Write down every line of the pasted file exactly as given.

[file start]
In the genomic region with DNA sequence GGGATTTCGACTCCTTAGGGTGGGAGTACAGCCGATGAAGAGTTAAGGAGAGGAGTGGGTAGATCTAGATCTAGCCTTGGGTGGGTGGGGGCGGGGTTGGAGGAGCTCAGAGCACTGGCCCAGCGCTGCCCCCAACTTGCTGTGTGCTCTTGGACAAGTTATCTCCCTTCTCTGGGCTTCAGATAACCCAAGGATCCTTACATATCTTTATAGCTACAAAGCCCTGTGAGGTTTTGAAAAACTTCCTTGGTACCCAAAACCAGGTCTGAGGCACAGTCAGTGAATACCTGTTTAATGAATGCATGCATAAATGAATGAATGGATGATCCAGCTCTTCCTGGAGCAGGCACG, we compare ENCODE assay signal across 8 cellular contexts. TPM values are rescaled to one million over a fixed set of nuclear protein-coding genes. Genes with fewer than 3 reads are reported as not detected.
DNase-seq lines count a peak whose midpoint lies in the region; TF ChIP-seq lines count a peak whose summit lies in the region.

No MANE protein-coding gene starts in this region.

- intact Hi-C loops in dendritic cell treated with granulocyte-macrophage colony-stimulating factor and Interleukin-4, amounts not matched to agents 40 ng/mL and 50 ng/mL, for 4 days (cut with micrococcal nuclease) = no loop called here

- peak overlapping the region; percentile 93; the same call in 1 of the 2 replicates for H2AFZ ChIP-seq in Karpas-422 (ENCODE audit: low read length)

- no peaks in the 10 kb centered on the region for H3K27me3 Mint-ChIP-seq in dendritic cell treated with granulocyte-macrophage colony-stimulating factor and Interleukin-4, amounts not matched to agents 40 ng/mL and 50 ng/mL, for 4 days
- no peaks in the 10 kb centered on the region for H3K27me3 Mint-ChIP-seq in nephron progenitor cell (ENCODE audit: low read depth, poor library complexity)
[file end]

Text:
In the genomic region with DNA sequence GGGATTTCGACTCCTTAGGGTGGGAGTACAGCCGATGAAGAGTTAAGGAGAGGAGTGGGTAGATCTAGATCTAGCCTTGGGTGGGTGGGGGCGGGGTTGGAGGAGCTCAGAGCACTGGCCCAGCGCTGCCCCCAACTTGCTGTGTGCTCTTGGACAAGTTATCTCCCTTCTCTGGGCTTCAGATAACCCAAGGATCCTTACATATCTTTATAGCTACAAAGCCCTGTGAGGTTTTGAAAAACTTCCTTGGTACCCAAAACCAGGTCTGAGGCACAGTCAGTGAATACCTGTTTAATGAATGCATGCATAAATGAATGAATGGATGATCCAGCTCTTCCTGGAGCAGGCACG, we compare ENCODE assay signal across 8 cellular contexts. TPM values are rescaled to one million over a fixed set of nuclear protein-coding genes. Genes with fewer than 3 reads are reported as not detected.
DNase-seq lines count a peak whose midpoint lies in the region; TF ChIP-seq lines count a peak whose summit lies in the region.

No MANE protein-coding gene starts in this region.

- intact Hi-C loops in dendritic cell treated with granulocyte-macrophage colony-stimulating factor and Interleukin-4, amounts not matched to agents 40 ng/mL and 50 ng/mL, for 4 days (cut with micrococcal nuclease) = no loop called here

- peak overlapping the region; percentile 93; the same call in 1 of the 2 replicates for H2AFZ ChIP-seq in Karpas-422 (ENCODE audit: low read length)

- no peaks in the 10 kb centered on the region for H3K27me3 Mint-ChIP-seq in dendritic cell treated with granulocyte-macrophage colony-stimulating factor and Interleukin-4, amounts not matched to agents 40 ng/mL and 50 ng/mL, for 4 days
- no peaks in the 10 kb centered on the region for H3K27me3 Mint-ChIP-seq in nephron progenitor cell (ENCODE audit: low read depth, poor library complexity)